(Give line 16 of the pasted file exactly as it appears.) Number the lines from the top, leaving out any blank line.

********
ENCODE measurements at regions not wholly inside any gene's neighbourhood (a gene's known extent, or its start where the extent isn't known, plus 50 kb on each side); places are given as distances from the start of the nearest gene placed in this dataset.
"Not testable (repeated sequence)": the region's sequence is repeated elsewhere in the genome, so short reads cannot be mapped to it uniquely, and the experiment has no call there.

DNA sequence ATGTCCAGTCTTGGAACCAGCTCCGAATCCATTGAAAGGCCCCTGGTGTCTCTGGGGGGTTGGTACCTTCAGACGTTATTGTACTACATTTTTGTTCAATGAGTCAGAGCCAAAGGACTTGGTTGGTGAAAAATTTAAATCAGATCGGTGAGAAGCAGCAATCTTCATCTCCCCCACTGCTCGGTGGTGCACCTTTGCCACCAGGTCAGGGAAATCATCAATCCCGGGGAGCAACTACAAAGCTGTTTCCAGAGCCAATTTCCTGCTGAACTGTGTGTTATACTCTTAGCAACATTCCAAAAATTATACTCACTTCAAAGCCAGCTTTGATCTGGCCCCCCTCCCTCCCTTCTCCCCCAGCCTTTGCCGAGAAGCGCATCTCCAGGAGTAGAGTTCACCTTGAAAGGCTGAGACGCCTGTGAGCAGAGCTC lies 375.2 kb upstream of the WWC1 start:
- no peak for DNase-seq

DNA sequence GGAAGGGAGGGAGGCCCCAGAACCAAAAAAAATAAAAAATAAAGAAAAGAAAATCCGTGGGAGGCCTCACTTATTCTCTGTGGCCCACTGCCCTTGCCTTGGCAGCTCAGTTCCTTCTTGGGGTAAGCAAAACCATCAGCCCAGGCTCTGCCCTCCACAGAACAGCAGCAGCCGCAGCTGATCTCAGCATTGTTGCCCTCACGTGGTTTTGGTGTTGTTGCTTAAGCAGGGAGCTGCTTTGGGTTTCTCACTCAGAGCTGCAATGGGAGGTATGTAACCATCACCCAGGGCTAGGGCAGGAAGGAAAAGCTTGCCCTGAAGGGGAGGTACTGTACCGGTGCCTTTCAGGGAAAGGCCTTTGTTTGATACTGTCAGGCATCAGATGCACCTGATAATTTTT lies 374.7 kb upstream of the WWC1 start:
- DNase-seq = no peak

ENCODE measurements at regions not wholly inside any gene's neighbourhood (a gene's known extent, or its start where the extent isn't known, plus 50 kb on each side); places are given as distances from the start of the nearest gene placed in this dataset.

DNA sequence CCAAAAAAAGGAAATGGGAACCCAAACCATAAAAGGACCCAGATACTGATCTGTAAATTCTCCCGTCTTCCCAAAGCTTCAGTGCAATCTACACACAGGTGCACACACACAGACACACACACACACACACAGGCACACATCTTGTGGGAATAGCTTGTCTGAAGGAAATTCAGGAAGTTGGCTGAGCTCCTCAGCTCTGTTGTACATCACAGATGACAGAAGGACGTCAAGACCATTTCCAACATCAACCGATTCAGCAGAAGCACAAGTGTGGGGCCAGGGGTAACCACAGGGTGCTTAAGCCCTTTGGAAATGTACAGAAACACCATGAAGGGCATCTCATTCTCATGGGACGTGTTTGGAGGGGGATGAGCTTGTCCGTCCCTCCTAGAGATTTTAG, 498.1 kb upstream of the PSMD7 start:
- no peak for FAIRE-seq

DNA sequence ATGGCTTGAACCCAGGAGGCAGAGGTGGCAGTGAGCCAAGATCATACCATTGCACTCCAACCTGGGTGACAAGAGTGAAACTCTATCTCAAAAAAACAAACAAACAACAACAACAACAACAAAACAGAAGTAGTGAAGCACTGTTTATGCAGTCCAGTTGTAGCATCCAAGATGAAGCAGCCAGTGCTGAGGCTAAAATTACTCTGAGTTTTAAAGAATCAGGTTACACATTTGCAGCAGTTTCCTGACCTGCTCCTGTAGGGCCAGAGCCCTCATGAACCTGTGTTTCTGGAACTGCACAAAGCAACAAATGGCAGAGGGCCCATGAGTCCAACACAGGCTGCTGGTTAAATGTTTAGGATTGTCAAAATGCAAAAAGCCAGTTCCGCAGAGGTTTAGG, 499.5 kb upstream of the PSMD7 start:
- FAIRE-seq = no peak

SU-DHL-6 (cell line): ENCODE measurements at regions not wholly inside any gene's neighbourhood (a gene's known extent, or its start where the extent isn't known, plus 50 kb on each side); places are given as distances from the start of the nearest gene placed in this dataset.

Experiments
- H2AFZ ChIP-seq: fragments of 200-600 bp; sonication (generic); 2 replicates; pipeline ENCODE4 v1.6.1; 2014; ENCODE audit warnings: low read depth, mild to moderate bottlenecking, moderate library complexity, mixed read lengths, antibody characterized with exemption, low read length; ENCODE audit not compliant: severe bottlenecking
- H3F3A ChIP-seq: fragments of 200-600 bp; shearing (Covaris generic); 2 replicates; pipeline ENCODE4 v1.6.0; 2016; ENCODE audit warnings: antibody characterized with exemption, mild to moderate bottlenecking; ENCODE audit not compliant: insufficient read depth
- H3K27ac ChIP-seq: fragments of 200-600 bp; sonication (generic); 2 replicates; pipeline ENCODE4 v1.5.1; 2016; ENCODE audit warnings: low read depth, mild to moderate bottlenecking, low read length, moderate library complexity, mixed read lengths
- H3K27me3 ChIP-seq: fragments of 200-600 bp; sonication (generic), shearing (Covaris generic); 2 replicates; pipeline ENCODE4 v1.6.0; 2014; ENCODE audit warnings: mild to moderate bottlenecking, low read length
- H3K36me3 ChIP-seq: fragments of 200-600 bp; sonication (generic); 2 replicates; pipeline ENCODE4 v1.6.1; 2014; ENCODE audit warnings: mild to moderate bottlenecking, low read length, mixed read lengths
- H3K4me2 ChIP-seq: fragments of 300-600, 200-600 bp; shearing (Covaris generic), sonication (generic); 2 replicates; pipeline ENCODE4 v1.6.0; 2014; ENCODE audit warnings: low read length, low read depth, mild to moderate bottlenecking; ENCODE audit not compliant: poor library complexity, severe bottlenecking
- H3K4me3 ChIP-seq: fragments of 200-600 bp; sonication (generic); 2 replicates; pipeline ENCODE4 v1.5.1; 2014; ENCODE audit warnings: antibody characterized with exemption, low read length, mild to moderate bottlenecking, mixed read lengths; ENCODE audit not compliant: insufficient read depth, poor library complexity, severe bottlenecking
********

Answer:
- H3K27ac ChIP-seq: fragments of 200-600 bp; sonication (generic); 2 replicates; pipeline ENCODE4 v1.5.1; 2016; ENCODE audit warnings: low read depth, mild to moderate bottlenecking, low read length, moderate library complexity, mixed read lengths